1. Feature Of The Week 2/2/14: Tsinghua University.Demonstrates Linear-in-Wavenumber Swept Laser with an Acousto-Optic Deflector for OCT

    Feature Of The Week 2/2/14: Tsinghua University.Demonstrates Linear-in-Wavenumber Swept Laser with an Acousto-Optic Deflector for OCT

    Compared to the conventional time domain OCT, the frequency domain (FD) detection techniques enable a dramatic increase in imaging speed. Spectrometer-based FD-OCT (SD-OCT) systems are already widely used, especially for ophthalmic application in the 800 nm wavelength range. Alternatively, the application of FD-OCT systems based on a rapidly swept, narrowband light source, i.e. swept source OCT (SS-OCT) offers the additional advantages of dual balance detection, potentially longer ranging depth and higher imaging speeds.

    However, a general disadvantage of most FD-OCT systems is the requirement to resample and recalibrate the detected OCT interference fringe prior to fast Fourier transformation, in order to provide data evenly sampled in optical frequency. Although a SS-OCT system based on a light source with a polygonal scanner exhibits small nonlinearity in wavelength over time, evenly resampling in wavenumber is necessary due to the wavenumber-to-wavelength relation k=2π/λ , especially when the tuning range is large. Swept sources based on resonant galvanometers, MEMS scanners, or typical Fabry–Perot filters have even more pronounced nonlinear swept characteristics. The recalibration in SS-OCT can be performed by clocking the analog to digital converter with an electronic signal generated by a second interferometer, accounting for the non-linear sweep operation. However, it requires complex electronic hardware and usually isn’t easily adjustable to different operation frequencies of the source. Although increasing computing power, driven in part by GPUs, has made the task of numerically resampling the signal into k-space a less burdensome task, the numerical process, which may also introduce extra noise, takes time and thus reduces the imaging rate. Therefore a swept laser that can itself scan or tune its wavenumber linearly over time is in high demand for high speed SS-OCT imaging.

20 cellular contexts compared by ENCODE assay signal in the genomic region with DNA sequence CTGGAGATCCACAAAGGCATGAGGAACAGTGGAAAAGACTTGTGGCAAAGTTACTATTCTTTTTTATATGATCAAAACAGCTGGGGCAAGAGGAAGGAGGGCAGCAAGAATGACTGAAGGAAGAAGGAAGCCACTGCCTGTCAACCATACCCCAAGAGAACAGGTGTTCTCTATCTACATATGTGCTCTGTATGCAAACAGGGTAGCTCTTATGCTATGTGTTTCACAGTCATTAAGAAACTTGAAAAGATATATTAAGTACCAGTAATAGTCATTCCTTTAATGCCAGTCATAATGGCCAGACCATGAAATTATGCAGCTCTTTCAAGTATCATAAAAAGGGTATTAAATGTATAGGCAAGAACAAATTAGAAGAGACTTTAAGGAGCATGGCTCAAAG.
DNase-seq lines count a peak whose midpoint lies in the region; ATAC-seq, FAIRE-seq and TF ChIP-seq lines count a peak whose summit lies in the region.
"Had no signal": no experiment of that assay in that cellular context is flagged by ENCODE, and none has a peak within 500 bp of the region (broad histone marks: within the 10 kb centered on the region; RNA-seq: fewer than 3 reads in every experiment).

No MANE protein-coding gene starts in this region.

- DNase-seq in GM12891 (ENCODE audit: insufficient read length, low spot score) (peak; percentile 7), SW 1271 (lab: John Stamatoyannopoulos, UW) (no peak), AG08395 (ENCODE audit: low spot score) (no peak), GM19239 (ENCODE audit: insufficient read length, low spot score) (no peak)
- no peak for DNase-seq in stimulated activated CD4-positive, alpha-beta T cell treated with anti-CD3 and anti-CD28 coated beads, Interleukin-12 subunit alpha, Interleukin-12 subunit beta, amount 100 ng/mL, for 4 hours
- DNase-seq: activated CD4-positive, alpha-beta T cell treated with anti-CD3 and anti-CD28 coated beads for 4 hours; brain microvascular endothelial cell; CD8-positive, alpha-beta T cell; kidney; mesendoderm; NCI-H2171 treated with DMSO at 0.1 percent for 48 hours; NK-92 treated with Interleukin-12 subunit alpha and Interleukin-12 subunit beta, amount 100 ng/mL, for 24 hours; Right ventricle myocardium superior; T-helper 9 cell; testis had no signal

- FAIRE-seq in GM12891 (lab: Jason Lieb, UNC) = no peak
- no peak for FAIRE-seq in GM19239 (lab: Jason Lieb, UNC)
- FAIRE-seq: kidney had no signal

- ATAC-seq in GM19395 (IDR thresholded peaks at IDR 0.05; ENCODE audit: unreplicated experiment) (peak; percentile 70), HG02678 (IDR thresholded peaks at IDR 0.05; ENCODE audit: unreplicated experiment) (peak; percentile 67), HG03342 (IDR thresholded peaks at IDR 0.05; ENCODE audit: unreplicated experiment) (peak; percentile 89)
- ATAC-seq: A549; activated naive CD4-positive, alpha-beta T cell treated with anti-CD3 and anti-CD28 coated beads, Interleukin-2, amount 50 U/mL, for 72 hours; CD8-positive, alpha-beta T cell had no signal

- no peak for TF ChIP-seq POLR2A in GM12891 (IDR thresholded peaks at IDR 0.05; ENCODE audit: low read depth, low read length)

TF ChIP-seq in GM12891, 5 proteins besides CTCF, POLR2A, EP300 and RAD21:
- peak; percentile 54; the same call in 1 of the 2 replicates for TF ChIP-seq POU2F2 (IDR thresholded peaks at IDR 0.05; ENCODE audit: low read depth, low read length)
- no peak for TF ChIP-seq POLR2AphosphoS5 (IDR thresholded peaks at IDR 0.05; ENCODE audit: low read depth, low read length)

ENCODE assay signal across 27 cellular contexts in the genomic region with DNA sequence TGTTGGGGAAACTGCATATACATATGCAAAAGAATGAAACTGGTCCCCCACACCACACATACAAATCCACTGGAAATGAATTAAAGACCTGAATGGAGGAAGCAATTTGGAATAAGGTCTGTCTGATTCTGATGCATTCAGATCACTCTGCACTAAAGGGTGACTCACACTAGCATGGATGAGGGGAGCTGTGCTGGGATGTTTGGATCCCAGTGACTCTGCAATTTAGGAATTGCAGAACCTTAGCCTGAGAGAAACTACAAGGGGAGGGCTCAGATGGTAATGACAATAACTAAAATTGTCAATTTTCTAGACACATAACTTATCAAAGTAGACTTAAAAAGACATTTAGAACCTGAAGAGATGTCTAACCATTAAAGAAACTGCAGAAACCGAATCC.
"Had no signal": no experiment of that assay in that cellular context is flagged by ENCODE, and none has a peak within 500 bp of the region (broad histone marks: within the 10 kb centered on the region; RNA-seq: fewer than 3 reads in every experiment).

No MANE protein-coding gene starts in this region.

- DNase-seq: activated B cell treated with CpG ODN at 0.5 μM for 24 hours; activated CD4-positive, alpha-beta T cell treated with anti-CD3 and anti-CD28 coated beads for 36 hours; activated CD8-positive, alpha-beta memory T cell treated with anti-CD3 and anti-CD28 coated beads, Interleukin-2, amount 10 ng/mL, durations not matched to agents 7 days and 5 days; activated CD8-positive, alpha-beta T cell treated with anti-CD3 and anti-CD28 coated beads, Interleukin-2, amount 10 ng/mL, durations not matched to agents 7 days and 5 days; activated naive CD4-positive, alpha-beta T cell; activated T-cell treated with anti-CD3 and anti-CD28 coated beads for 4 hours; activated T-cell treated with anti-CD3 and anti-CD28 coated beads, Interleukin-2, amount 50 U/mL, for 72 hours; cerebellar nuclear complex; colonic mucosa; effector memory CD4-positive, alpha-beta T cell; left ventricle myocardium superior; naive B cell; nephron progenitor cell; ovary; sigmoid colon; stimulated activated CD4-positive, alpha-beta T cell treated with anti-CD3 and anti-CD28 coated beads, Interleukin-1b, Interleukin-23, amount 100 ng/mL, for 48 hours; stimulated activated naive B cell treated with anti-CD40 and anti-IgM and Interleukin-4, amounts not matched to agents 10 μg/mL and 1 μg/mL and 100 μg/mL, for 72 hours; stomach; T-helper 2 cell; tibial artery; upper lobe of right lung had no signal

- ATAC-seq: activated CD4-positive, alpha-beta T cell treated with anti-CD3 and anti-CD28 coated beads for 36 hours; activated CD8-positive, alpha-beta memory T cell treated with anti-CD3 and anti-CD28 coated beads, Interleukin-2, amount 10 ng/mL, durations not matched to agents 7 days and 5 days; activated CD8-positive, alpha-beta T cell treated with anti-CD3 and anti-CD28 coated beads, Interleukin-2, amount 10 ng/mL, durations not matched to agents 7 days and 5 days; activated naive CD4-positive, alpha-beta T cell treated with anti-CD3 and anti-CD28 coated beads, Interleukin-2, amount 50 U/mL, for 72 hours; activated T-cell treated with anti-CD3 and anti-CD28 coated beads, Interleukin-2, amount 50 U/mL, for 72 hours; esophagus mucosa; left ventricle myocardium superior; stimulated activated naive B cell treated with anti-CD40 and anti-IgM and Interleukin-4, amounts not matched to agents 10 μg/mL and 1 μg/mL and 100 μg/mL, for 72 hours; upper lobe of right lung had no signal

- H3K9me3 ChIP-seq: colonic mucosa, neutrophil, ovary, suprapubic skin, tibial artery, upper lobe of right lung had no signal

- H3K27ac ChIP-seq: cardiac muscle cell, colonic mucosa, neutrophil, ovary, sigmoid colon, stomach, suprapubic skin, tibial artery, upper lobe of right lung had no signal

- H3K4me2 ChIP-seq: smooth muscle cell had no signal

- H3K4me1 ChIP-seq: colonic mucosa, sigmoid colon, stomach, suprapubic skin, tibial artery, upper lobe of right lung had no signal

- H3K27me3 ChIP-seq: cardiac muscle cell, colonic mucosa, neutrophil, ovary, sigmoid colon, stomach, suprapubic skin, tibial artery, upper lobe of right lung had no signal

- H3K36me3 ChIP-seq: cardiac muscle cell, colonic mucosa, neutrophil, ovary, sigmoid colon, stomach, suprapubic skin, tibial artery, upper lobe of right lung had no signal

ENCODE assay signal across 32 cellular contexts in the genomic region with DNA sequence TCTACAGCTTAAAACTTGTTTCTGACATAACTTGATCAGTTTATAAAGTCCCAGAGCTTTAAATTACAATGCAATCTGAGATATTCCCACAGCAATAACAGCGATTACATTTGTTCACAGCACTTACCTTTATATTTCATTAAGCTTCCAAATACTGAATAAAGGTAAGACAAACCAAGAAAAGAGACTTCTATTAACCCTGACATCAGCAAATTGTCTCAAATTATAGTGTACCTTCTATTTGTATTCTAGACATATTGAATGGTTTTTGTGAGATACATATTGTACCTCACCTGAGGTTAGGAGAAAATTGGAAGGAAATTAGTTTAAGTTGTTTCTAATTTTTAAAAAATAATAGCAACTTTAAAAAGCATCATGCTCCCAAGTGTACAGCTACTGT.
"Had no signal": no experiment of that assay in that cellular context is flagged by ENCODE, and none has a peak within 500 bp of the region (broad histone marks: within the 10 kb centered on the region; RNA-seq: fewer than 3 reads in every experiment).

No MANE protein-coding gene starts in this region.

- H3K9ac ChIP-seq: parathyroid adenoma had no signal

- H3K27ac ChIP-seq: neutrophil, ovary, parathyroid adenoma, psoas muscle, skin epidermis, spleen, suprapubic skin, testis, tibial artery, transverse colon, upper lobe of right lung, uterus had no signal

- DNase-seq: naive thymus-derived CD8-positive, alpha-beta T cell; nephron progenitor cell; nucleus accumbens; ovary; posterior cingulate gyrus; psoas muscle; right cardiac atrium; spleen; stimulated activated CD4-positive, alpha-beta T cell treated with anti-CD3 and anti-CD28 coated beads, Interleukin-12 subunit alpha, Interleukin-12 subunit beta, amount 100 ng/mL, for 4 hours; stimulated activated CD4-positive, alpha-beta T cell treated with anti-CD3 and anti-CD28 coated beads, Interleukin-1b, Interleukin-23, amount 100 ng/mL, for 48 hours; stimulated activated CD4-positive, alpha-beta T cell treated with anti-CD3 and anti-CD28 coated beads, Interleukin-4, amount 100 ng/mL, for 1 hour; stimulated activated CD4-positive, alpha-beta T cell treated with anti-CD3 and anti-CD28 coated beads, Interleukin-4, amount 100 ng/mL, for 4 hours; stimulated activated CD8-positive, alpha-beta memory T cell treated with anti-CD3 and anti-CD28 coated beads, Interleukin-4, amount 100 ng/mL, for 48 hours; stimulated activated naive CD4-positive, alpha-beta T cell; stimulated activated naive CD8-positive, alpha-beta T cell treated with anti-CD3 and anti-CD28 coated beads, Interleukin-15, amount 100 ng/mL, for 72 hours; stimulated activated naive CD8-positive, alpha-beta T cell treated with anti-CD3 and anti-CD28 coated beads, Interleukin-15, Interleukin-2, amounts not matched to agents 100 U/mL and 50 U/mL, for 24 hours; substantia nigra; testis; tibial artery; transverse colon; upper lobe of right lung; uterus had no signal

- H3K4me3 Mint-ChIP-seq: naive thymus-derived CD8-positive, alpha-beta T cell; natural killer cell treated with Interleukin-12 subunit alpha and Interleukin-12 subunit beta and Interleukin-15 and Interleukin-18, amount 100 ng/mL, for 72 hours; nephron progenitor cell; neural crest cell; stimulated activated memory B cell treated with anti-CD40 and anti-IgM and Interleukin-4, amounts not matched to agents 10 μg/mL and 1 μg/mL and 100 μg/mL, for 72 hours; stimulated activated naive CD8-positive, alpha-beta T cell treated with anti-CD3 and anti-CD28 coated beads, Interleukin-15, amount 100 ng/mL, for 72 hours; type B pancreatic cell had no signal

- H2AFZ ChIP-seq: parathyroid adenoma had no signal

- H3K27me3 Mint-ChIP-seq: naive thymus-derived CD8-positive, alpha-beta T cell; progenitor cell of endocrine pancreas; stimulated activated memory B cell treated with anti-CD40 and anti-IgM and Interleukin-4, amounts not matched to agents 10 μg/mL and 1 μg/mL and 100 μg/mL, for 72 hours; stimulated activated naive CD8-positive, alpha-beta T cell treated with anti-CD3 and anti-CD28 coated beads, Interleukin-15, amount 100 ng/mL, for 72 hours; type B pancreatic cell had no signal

Professor Ping Xue, PhD Student Tiancheng Huo and their colleagues from Tsinghua University in China, have made important progress in the new design of swept laser. They have demonstrated a novel high speed linear-in-wavenumber (k-linear) swept laser source based on an acousto-optic deflector (AOD). The AOD-based optical filter includes an acousto-optic deflector and a reflection grating. The laser may scan the wavenumber k linearly over time due to its appropriate configuration. Because of avoiding data resampling and recalibration that are generally required in conventional SS-OCT, this linear-in-wavenumber swept laser is very favorable and promising for fast imaging.

    The researchers have achieved a good k-linear swept laser with Pearson’s r correlation coefficients of 0.99997. The laser has a tuning range of 50 nm, 3 dB swept range of 42 nm (FWHM), output power of 2.56 mW, 6 dB sensitivity roll-off depth of ~1 mm, and central wavelength of 1064 nm at a scanning rate of ∼20 kHz. Owing to the fast response time of the acousto-optic crystal, scanning rate as high as ∼400 kHz is also achieved for this laser with the tuning range of 49 nm, swept linearity of 0.99990, output power of 2.30 mW, and 6 dB sensitivity roll-off depth of ~0.6 mm. It has proved that the sweep rate of ≥ 2 MHz is also feasible for this laser. 2D imaging with this k-linear swept laser was also demonstrated to verify that neither recalibrating nor interpolation is needed to obtain the standard OCT image.

    For more information see recent Article. Courtesy Ping Xue from Tsinghua University.

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